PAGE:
Employers Beware: A Poorly Drafted Termination Letter Leads to a Damage Award of $25,000

Written by on October 14, 2021 in Employment Law Blog, Focus on Canadian Cases
Termination Letter

In Russell v. The Brick Warehouse LP, 2021 ONSC 4822, the Ontario Superior Court of Justice awarded $25,000 in aggravated and moral damages against The Brick in a wrongful dismissal case brought by a terminated employee, due to The Brick’s lack of transparency in the termination letter.

The employee was 57 years old and had worked for The Brick for 36 years. The Brick terminated the employee without cause on July 21, 2020. In relying on the Bardal factors, the Court awarded the employee 24 months’ notice. The Court noted that the fact that he was a long service employee weighed in favour of a longer notice period.

The employee also claimed aggravated / moral damages for the mental suffering caused by the manner in which the termination was carried out. The focus of the Court’s analysis for aggravated / moral damages was the termination letter, specifically how it was drafted and the exclusion of specific statutory entitlements.

The Court found that the termination letter, which contained a without prejudice offer, failed to:

a)  extend the employee’s benefits over the statutory notice period, as required by the Employment Standards Act, 2000 (“ESA”);

b)  failed to allow the accrual of the employee’s vacation pay over the statutory notice period, as required by the ESA;

c)  and failed to inform the Employee that if he did not accept the without prejudice offer, that he would nevertheless be paid his ESA

With respect to this last point, the Court found as follows:

“I find this to be a serious defect with the termination letter, as it implies employees will know that they can demand their statutory entitlements forthwith upon rejection of these types of offers. This defect reflects a failure by The Brick to deal fairly with Russell. By failing to include this proviso in the termination letter, The Brick was not being honest and forthright with Russell.”

Moreover, after the employee received his termination letter, he requested that his statutory minimums be placed into his RRSP account. Due to a series of inadvertent missteps by The Brick, it was not until seven and half months later that the employee received his statutory minimum entitlements. This resulted in the employee being without income or his benefits for seven and a half months after his termination, leading him to dip into his savings. The Court found that this caused the employee to suffer from mental distress that went beyond the normal feelings of emotional distress an employee suffers from upon their termination.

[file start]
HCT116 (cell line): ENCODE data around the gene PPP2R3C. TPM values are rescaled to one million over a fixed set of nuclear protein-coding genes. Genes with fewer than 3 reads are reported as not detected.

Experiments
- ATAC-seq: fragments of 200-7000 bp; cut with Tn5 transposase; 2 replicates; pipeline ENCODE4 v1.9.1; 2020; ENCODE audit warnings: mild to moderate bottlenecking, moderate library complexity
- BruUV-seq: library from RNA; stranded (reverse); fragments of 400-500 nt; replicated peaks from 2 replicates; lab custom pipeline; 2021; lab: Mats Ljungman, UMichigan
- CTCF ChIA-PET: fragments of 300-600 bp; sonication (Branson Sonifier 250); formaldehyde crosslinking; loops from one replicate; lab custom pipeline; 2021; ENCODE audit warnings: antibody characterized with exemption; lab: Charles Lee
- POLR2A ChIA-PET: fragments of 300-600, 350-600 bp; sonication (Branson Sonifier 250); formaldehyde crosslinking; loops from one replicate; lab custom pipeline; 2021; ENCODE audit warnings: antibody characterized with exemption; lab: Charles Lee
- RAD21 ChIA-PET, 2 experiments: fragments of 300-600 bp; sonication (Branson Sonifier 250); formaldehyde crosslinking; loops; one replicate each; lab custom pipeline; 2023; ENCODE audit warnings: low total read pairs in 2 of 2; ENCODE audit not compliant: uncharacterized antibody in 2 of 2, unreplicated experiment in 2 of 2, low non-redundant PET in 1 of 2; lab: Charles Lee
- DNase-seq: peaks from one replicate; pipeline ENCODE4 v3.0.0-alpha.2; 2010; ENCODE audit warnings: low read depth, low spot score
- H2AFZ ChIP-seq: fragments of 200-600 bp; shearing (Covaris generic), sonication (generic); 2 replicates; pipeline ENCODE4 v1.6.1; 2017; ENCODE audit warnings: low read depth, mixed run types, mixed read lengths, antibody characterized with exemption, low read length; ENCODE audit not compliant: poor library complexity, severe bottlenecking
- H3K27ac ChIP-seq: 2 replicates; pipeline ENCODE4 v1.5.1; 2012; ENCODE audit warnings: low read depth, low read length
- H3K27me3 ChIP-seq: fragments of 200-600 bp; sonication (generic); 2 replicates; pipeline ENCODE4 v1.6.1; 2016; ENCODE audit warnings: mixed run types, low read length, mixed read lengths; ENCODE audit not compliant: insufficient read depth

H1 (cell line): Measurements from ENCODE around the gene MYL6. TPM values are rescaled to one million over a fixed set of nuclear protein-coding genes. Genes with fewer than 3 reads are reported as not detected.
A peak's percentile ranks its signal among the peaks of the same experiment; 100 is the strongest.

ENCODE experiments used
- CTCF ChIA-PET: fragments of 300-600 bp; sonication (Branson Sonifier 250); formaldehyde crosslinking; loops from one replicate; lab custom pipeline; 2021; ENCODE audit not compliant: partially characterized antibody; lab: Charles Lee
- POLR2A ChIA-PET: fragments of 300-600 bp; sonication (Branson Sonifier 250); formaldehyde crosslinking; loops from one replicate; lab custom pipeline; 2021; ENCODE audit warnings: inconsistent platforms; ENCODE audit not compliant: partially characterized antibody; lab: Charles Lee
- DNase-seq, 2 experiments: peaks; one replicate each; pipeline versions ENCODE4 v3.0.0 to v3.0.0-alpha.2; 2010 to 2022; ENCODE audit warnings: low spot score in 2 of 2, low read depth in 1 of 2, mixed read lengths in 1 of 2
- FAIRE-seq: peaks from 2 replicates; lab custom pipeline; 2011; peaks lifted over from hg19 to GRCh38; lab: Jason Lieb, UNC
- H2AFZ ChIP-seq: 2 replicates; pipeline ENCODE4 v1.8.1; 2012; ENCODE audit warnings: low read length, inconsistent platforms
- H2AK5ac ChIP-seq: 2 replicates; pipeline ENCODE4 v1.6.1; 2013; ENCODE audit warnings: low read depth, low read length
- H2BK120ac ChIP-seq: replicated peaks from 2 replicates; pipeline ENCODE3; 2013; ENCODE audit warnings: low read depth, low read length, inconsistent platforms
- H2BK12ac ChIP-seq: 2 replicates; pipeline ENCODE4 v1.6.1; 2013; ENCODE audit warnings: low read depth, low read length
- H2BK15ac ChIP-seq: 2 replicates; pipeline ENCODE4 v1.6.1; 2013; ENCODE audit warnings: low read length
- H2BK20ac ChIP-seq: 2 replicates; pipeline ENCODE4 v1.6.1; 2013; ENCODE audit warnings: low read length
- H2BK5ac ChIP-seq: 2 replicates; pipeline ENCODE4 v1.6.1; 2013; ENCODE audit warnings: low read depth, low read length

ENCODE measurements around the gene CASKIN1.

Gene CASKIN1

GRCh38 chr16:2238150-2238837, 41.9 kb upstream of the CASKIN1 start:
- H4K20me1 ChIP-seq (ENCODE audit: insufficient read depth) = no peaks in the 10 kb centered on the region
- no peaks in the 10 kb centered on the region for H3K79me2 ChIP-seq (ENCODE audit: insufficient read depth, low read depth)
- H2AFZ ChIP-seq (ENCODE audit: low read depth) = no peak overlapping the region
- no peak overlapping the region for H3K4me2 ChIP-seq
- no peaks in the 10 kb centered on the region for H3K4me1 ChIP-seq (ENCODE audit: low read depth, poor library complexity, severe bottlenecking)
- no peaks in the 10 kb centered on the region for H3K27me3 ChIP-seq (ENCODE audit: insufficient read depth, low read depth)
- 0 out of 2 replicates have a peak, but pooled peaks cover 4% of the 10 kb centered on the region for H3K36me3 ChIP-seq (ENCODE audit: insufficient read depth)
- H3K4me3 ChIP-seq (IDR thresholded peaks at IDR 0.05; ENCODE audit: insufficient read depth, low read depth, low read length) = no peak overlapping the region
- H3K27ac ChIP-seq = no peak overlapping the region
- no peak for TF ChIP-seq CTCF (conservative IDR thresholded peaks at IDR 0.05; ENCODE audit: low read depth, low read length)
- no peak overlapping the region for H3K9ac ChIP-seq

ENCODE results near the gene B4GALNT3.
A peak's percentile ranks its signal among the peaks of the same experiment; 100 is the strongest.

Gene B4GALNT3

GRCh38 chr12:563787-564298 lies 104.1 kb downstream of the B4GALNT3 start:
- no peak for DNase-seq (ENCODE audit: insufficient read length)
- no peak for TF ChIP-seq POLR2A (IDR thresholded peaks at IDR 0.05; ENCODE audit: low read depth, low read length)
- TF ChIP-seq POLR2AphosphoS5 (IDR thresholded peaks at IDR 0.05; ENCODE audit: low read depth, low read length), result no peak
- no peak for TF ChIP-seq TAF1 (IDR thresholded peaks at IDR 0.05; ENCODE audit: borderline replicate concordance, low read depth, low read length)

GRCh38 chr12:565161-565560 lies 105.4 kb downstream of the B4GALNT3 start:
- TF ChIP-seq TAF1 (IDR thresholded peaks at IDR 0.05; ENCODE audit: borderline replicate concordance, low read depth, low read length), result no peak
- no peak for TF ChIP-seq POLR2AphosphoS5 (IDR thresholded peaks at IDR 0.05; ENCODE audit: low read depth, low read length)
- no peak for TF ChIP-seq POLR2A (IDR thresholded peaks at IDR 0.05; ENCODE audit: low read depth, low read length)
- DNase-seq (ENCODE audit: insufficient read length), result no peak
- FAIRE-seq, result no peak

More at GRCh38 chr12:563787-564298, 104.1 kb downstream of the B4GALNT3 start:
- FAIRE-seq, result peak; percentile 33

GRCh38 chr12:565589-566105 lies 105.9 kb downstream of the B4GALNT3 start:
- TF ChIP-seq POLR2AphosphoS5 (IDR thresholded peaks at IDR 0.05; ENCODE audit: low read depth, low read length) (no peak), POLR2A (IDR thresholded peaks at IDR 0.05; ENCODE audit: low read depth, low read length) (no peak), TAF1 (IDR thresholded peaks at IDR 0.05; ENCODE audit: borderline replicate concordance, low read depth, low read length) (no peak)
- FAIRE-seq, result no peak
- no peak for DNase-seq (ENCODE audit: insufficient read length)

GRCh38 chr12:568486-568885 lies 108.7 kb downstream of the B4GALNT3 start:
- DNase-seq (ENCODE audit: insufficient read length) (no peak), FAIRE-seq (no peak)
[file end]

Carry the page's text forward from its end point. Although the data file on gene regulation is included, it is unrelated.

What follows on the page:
The Court found that the following factors entitled the employee to an award of $25,000.00 for aggravated / moral damages:

a) A lack of transparency and fair dealing by The Brick in the termination process by failing to advise that Russell would be provided with his full statutory (ESA) entitlements in the event he rejected the offer reflected in the termination letter;

b) A lack of transparency and fair dealing by failing to advise Russell that his benefits would be extended consistent with his statutory notice period irrespective of whether he accepted The Brick’s offer;

c) The failure of the offer to meet all of the statutory entitlements, including vacation pay accrued over the course of the statutory notice period;

d) The use of a template termination letter; and

e) Mental distress the employee suffered beyond the usual hurt feelings and distress of being dismissed, and which was reasonably foreseeable to The Brick arising from its lack of transparency and fair dealing in the manner of terminating his employment.

Termination Letter Takeaways

Employers should seek the advice of an employment lawyer before drafting a termination letter. If an employer chooses to draft a termination letter without the advice of an employment lawyer, which is strongly discouraged, an employer should remember to:

  1. Always comply with all minimum ESA entitlements, including paying an employee their ESA termination and severance pay within 7 days after their terminate date, or in the next pay period, whichever is earlier, extending an employee’s benefits over the full statutory notice period and allowing for the accrual of vacation pay over the full statutory notice period;
  2. Expressly inform the employee in the termination letter that, should they refuse to accept a “without prejudice” offer, they will nevertheless receive their minimum ESA entitlements; and
  3. Avoid using a template termination letter.

Contact Minken Team

If you are an employer who is planning to terminate an employee please consult one of our experienced employment lawyers as early as possible to assist you with the termination process and to avoid costly mistakes. Contact Minken Employment Lawyers today to schedule a consultation.

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